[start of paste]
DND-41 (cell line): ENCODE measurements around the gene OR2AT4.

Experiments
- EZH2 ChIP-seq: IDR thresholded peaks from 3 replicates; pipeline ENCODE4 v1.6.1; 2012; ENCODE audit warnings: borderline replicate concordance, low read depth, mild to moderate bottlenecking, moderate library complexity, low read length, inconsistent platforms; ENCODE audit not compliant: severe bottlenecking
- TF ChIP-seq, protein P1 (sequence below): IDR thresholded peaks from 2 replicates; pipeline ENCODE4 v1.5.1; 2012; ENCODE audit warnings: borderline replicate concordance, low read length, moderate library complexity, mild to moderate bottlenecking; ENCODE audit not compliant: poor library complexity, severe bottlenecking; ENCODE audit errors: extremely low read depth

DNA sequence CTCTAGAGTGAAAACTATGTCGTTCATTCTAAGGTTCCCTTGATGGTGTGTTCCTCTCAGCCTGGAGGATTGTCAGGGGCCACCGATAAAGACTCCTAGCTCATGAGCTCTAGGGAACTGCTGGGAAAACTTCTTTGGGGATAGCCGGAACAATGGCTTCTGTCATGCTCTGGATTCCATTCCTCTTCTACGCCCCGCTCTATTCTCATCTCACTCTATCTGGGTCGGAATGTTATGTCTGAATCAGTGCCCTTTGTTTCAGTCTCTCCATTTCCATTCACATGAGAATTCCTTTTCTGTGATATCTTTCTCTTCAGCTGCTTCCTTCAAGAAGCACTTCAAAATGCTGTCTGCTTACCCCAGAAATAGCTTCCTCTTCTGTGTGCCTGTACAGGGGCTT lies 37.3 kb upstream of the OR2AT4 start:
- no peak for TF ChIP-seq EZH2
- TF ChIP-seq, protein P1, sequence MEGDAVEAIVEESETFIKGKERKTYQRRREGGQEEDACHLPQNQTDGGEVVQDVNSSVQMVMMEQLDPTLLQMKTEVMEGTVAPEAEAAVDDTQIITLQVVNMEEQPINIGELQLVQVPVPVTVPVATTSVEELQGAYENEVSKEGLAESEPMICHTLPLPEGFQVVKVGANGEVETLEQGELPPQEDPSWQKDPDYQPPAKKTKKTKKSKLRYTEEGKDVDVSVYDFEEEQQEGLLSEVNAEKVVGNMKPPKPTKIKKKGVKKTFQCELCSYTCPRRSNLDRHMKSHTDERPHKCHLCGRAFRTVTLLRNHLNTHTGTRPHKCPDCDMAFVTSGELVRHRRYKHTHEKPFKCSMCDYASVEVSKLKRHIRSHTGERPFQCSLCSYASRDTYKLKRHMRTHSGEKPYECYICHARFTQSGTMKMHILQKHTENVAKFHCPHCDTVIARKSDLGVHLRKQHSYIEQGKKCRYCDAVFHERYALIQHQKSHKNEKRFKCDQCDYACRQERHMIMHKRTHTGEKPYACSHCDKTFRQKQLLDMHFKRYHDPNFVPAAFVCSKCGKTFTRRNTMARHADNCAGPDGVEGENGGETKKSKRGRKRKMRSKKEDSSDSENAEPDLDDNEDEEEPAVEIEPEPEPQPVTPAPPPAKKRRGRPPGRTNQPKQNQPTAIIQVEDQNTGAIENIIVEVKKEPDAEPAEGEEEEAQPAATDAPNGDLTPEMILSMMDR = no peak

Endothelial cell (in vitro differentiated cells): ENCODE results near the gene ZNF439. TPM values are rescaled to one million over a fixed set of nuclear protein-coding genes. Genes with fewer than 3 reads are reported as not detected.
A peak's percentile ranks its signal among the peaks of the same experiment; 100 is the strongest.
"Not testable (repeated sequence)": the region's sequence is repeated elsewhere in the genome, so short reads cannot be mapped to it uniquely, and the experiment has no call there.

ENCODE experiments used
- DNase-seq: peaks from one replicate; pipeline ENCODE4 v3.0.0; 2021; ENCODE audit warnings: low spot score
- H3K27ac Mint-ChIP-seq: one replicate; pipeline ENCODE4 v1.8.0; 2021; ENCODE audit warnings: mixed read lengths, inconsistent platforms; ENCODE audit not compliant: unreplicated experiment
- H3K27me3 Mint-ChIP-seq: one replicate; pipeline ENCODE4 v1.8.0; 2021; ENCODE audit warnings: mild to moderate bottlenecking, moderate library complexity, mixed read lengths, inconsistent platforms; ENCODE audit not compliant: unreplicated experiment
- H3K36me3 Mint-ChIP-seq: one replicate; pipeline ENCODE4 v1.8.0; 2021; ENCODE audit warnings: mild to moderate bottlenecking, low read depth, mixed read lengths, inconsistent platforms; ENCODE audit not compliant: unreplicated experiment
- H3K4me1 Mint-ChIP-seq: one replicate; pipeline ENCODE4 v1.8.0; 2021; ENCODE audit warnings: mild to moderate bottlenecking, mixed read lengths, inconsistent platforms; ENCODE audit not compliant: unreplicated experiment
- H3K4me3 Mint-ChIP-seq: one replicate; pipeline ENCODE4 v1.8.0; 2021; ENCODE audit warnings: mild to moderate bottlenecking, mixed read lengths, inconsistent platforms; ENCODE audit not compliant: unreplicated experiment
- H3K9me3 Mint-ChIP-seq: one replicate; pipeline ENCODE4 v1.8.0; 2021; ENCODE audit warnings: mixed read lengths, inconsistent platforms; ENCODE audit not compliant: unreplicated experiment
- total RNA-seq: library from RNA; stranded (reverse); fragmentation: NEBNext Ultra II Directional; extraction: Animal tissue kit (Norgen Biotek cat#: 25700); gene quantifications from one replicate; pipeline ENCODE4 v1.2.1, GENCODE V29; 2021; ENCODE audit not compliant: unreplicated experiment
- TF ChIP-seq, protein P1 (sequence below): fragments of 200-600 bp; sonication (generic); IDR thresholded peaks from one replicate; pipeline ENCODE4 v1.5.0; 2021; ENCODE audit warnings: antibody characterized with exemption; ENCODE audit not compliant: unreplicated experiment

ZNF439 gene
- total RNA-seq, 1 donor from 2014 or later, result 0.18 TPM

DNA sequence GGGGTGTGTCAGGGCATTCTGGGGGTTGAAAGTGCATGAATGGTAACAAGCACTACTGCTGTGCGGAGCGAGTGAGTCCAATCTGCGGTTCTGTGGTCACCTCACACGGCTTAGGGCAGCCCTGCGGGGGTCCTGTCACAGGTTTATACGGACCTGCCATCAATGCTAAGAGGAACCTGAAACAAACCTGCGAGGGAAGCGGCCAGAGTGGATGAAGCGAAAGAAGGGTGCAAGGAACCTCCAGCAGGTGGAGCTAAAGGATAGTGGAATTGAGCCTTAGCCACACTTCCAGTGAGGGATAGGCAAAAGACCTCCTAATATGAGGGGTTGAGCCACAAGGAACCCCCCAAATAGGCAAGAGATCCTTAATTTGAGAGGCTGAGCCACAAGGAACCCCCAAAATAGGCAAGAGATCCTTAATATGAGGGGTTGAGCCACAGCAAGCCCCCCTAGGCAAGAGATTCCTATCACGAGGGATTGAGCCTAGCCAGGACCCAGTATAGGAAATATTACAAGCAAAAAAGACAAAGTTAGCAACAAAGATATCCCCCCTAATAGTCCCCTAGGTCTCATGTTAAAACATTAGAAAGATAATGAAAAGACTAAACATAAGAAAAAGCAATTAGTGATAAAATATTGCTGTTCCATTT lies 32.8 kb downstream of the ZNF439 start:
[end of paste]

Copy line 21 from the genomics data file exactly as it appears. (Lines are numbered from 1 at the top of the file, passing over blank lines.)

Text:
ZNF439 gene